What’s in the Woods? Part 2 

Wayne Harvey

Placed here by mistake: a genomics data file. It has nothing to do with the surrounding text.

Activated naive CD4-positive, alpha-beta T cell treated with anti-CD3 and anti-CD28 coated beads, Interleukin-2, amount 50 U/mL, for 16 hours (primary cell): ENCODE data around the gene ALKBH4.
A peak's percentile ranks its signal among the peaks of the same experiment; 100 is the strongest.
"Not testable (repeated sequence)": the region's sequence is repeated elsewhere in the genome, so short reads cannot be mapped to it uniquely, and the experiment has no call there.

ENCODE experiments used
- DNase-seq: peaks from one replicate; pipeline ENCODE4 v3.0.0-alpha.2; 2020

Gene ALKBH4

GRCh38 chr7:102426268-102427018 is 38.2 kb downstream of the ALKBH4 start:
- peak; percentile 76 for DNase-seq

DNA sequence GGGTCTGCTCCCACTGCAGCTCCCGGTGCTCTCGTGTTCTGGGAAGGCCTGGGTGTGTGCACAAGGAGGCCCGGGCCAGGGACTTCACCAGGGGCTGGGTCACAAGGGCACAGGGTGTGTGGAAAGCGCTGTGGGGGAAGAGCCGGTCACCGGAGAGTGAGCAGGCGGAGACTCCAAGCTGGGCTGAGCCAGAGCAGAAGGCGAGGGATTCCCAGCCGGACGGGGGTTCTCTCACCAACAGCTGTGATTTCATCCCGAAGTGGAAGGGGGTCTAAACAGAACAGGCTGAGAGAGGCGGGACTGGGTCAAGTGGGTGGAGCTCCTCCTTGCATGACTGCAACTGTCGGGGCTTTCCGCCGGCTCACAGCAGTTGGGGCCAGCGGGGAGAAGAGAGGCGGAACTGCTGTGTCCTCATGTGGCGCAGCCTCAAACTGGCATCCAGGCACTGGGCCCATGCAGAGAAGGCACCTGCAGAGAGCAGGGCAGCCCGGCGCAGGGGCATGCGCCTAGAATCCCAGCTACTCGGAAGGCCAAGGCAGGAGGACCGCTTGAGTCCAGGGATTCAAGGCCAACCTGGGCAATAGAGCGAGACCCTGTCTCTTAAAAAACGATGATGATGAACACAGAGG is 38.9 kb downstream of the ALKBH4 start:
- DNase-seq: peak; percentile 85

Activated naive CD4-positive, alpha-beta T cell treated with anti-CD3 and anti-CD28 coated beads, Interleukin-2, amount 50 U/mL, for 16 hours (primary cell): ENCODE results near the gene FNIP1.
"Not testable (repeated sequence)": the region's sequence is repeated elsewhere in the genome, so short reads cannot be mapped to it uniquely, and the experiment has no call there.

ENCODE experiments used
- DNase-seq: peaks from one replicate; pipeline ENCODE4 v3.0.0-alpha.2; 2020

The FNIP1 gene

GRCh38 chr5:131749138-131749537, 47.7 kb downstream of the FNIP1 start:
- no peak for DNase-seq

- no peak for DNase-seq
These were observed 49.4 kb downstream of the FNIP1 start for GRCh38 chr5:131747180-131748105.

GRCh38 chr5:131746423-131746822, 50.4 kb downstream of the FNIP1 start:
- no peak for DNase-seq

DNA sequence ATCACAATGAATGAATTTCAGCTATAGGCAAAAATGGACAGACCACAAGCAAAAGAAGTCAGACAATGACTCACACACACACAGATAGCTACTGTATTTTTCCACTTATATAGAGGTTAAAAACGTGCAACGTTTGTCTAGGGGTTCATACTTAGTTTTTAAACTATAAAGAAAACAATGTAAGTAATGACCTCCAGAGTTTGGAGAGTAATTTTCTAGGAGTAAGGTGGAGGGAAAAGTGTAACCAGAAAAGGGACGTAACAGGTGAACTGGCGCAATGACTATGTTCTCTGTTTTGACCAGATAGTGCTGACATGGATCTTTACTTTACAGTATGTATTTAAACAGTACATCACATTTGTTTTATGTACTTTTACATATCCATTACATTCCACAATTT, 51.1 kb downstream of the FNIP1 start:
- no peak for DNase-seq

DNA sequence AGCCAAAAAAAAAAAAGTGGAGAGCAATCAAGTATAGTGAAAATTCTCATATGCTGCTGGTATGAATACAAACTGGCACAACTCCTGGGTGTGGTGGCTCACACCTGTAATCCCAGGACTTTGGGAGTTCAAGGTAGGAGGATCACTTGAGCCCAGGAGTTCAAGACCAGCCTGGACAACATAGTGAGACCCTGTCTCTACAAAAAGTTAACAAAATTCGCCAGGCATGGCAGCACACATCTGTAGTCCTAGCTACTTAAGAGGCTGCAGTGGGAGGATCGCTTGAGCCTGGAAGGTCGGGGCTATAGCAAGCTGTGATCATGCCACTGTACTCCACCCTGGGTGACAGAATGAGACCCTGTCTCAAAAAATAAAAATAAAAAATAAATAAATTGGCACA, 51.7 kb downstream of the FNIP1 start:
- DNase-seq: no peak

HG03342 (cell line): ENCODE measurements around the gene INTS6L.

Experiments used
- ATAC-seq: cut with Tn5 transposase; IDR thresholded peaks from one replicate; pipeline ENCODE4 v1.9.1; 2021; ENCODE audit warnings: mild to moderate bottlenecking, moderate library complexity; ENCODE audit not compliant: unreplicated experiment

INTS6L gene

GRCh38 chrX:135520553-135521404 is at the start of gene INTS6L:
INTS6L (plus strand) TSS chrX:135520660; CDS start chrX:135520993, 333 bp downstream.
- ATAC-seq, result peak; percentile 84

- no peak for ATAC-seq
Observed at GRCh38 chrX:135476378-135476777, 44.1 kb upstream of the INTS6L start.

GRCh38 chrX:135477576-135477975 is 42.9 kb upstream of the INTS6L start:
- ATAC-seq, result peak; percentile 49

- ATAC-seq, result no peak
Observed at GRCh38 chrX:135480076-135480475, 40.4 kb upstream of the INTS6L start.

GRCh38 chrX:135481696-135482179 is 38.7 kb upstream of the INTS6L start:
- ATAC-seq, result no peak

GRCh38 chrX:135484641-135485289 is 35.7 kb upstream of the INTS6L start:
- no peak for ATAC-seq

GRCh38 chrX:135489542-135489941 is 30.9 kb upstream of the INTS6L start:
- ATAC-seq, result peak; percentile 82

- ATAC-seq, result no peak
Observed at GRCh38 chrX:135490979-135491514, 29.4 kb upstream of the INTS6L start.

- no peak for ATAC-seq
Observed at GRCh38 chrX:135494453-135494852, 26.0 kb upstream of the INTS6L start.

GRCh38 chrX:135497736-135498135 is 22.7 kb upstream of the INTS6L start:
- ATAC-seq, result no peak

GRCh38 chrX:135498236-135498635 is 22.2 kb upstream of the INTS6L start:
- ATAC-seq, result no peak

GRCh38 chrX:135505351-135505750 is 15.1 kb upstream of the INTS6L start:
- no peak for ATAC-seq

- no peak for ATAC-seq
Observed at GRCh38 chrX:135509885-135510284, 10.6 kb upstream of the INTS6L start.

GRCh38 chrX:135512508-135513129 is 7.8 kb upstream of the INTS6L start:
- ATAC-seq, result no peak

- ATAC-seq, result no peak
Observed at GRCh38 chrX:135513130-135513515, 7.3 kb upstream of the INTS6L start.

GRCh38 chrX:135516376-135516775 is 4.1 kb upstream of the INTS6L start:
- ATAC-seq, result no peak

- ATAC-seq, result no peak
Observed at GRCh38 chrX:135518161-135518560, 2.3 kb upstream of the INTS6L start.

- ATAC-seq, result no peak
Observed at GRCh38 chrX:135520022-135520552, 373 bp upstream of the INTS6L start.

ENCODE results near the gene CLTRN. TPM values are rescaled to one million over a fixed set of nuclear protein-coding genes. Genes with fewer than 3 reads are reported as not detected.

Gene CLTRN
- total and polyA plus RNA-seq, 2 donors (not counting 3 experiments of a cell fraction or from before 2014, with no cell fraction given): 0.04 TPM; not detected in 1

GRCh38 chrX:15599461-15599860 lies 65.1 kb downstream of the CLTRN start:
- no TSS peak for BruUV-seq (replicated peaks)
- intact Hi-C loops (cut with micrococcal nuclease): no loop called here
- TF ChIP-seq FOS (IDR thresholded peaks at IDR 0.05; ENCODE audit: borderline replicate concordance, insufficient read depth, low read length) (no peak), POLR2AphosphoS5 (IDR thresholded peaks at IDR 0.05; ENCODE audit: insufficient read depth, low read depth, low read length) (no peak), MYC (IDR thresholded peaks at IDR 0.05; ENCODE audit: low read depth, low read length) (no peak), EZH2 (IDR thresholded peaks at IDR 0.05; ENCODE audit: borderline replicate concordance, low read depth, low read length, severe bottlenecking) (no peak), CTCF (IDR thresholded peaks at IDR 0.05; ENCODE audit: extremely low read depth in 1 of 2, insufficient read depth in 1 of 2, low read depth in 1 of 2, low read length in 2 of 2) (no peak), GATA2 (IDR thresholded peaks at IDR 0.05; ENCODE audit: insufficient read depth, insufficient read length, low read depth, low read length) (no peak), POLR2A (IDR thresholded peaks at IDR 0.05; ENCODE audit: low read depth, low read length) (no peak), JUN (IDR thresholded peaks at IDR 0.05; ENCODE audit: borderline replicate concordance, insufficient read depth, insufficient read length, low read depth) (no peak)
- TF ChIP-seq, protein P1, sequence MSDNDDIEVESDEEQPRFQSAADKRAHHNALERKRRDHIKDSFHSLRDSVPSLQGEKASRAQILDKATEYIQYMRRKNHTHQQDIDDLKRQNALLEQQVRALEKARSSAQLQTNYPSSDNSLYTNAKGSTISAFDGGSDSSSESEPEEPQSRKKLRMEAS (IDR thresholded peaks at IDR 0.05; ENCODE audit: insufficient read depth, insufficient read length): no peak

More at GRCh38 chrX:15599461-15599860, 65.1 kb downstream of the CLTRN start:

In Part One of our Special Report What’s in the Woods? We heard from experts who disagree if Wolves are currently in Maine.In all corners of our state, there have been reports of people seeing or having run ins with cougars, or mountain lions, in recent years.From a mother in Winslow who says she saw one in a subdivision to a sighting in Owls Head, the reports keep coming in…But they all are found to be something else by state officials…Much like with wolves, there are many disagreements about the existence of cougars in Maine.One man from Sherman says no matter what he’s told, he’s certain of what he saw on a February morning five years ago.”I come around this little turn, standing right in the middle of the road was this big cat. It was brown, stood about three and a half feet tall, was about seven feet long and I looked at that, and it takes a minute for your brain to register something you haven’t seen, like ‘That’s a Cougar’ “, said Todd Young.It had snowed during the night, so once the initial surprise was gone, Young, who was heading to get a load of logs, wanted to get a closer look. “I pulled up where he was and got out and in our trucks we carry tape measures and I measured his track and it measured out just slightly over four and a half inches from it’s widest point, so it was a pretty good sized cat. I would say he’d go around 120 pounds.”This wasn’t a one time experience, and that makes him believe there is a population of cougars in the area. “The following day, I was coming back out loaded and I looked in the woods and I see a smaller one which I would guesstimate approximately 60-65 pounds. She would have been, I assume it was a female, about five and a half six feet long, but these cats I’ve seen these tracks in further in, further out. They have a big circle they travel so it’s pretty hard to narrow down where their den would be, where they’d live, but I’d assume it’s in the area some place.”But Dr. Dan Harrison, a wildlife ecology professor at the University of Maine, says historically, Maine was never really cougar territory. “The closest viable population is over 1000 miles away so individual cougars yes, there are quite a number of cougars in captivity, there have been records of captive cougars that have been released by their owners and documented wandering in the state of Maine, but in terms of a viable population of cougars, I’m very, very skeptical about that.”He’s skeptical because there are so many reports of seeing the cat, and no other proof to go along with those sightings. “In places where there are large viable cougar populations, people seldom see cougars, but they always see their sign. Their sign is very identifiable and it’s very distinctive and there’s lots of sign. A few sightings in Maine over the many, many years. We’ve had lots of sightings and no sign.”Even though he’s certain that what he saw was a cougar, Young never reported his sighting to any park ranger, game warden, or biologist. “I didn’t think they’d take me seriously now if I’d had one with me and they’d seen it actually on the road, they probably would have believed it, but for me to tell them, it’s just like ‘Yeah ok whatever’ “”We have never seen any evidence suggesting a viable population of wolves or Eastern cougars in Maine” said Dr. Harrison. ” And there’s also no evidence of other Northeastern states which have looked far and wide for the same species.”If you think you’ve seen a cougar or wolf, you should contact the Maine Inland Fisheries and Wildlife Department.John Glowa of the Maine Wolf Coalition would like you to contact his organization as well about any wolf sightings, at